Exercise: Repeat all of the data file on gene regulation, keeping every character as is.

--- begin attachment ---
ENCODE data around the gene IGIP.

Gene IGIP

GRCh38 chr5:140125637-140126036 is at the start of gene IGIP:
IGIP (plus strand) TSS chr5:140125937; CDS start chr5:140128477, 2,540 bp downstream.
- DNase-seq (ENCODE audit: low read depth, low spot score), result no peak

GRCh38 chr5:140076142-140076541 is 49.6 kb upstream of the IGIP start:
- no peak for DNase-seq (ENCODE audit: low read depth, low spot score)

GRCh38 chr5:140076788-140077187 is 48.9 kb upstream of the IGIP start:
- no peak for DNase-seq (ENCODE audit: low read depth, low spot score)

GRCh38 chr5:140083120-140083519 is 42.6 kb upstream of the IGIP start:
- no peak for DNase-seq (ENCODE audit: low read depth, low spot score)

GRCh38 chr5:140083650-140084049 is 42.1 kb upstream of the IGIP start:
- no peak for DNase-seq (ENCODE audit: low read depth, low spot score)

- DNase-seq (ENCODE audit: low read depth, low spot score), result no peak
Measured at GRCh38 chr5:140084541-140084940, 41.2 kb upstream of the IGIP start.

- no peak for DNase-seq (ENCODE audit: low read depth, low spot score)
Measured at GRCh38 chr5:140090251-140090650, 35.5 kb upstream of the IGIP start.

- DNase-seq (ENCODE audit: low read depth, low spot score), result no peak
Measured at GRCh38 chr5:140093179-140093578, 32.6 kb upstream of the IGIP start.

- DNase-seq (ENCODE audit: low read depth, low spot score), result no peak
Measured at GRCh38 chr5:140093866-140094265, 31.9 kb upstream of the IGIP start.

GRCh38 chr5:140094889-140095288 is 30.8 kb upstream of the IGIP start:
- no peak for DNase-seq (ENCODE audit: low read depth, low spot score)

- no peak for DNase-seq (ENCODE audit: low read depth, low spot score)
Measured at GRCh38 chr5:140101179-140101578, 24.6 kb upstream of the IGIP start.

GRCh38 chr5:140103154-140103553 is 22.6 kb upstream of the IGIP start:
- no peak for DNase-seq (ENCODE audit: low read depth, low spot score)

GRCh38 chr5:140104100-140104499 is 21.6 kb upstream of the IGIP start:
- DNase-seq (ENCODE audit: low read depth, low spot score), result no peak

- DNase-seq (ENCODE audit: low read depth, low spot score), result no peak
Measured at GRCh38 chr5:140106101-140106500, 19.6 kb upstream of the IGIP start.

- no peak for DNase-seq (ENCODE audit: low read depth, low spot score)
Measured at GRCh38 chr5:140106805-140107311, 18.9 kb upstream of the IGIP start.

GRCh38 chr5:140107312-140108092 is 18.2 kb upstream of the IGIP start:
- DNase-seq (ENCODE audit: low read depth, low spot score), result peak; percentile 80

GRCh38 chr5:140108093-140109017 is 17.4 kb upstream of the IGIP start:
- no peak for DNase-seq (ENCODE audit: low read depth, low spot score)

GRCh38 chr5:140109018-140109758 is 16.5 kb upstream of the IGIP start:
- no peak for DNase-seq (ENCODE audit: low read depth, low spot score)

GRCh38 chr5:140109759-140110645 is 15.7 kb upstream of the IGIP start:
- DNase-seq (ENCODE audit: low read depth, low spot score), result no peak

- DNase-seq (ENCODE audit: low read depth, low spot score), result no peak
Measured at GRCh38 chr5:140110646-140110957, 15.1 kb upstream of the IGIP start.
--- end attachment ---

ENCODE data around the gene IGIP.

Gene IGIP

GRCh38 chr5:140125637-140126036 is at the start of gene IGIP:
IGIP (plus strand) TSS chr5:140125937; CDS start chr5:140128477, 2,540 bp downstream.
- DNase-seq (ENCODE audit: low read depth, low spot score), result no peak

GRCh38 chr5:140076142-140076541 is 49.6 kb upstream of the IGIP start:
- no peak for DNase-seq (ENCODE audit: low read depth, low spot score)

GRCh38 chr5:140076788-140077187 is 48.9 kb upstream of the IGIP start:
- no peak for DNase-seq (ENCODE audit: low read depth, low spot score)

GRCh38 chr5:140083120-140083519 is 42.6 kb upstream of the IGIP start:
- no peak for DNase-seq (ENCODE audit: low read depth, low spot score)

GRCh38 chr5:140083650-140084049 is 42.1 kb upstream of the IGIP start:
- no peak for DNase-seq (ENCODE audit: low read depth, low spot score)

- DNase-seq (ENCODE audit: low read depth, low spot score), result no peak
Measured at GRCh38 chr5:140084541-140084940, 41.2 kb upstream of the IGIP start.

- no peak for DNase-seq (ENCODE audit: low read depth, low spot score)
Measured at GRCh38 chr5:140090251-140090650, 35.5 kb upstream of the IGIP start.

- DNase-seq (ENCODE audit: low read depth, low spot score), result no peak
Measured at GRCh38 chr5:140093179-140093578, 32.6 kb upstream of the IGIP start.

- DNase-seq (ENCODE audit: low read depth, low spot score), result no peak
Measured at GRCh38 chr5:140093866-140094265, 31.9 kb upstream of the IGIP start.

GRCh38 chr5:140094889-140095288 is 30.8 kb upstream of the IGIP start:
- no peak for DNase-seq (ENCODE audit: low read depth, low spot score)

- no peak for DNase-seq (ENCODE audit: low read depth, low spot score)
Measured at GRCh38 chr5:140101179-140101578, 24.6 kb upstream of the IGIP start.

GRCh38 chr5:140103154-140103553 is 22.6 kb upstream of the IGIP start:
- no peak for DNase-seq (ENCODE audit: low read depth, low spot score)

GRCh38 chr5:140104100-140104499 is 21.6 kb upstream of the IGIP start:
- DNase-seq (ENCODE audit: low read depth, low spot score), result no peak

- DNase-seq (ENCODE audit: low read depth, low spot score), result no peak
Measured at GRCh38 chr5:140106101-140106500, 19.6 kb upstream of the IGIP start.

- no peak for DNase-seq (ENCODE audit: low read depth, low spot score)
Measured at GRCh38 chr5:140106805-140107311, 18.9 kb upstream of the IGIP start.

GRCh38 chr5:140107312-140108092 is 18.2 kb upstream of the IGIP start:
- DNase-seq (ENCODE audit: low read depth, low spot score), result peak; percentile 80

GRCh38 chr5:140108093-140109017 is 17.4 kb upstream of the IGIP start:
- no peak for DNase-seq (ENCODE audit: low read depth, low spot score)

GRCh38 chr5:140109018-140109758 is 16.5 kb upstream of the IGIP start:
- no peak for DNase-seq (ENCODE audit: low read depth, low spot score)

GRCh38 chr5:140109759-140110645 is 15.7 kb upstream of the IGIP start:
- DNase-seq (ENCODE audit: low read depth, low spot score), result no peak

- DNase-seq (ENCODE audit: low read depth, low spot score), result no peak
Measured at GRCh38 chr5:140110646-140110957, 15.1 kb upstream of the IGIP start.